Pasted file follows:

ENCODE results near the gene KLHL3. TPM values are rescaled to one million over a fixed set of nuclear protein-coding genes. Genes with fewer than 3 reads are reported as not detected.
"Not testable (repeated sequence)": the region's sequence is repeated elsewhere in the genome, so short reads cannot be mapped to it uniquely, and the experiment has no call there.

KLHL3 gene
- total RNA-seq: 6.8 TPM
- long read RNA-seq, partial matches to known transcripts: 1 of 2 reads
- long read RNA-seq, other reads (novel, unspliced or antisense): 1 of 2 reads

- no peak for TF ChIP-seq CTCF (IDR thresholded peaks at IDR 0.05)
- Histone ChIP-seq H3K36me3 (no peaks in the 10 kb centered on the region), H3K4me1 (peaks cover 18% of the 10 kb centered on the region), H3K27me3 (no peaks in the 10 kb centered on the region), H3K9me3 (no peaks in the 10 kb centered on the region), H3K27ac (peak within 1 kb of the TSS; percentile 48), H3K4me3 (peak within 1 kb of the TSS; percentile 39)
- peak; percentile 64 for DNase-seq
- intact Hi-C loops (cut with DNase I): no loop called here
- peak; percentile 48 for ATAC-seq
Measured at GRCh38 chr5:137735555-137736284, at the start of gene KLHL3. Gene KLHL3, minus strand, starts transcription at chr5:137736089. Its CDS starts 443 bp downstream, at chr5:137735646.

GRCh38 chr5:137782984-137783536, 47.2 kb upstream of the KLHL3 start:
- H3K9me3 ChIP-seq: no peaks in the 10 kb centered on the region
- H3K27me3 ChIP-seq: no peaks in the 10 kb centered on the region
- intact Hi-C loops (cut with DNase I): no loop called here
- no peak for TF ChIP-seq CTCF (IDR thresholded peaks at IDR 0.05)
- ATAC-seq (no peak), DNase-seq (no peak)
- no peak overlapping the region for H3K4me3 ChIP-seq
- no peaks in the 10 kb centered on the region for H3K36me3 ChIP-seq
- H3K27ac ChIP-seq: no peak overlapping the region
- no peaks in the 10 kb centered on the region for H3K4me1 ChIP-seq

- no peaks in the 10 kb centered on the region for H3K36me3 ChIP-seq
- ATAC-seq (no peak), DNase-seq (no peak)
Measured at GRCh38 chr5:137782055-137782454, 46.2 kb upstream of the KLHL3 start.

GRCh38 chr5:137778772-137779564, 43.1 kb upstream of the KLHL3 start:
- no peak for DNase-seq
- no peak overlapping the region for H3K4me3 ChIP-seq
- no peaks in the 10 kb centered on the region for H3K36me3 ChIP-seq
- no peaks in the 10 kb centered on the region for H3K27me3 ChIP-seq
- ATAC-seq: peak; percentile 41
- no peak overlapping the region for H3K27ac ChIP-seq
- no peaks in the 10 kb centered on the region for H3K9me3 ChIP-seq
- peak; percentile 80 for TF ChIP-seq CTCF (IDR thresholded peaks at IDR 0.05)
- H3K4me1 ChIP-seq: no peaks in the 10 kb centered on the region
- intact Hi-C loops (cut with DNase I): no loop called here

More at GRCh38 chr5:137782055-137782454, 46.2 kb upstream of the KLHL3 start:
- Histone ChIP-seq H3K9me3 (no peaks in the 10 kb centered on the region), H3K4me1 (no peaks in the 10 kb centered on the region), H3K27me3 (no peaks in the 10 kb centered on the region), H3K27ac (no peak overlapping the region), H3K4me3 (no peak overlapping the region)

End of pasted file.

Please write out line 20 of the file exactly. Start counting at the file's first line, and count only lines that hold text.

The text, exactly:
- no peaks in the 10 kb centered on the region for H3K36me3 ChIP-seq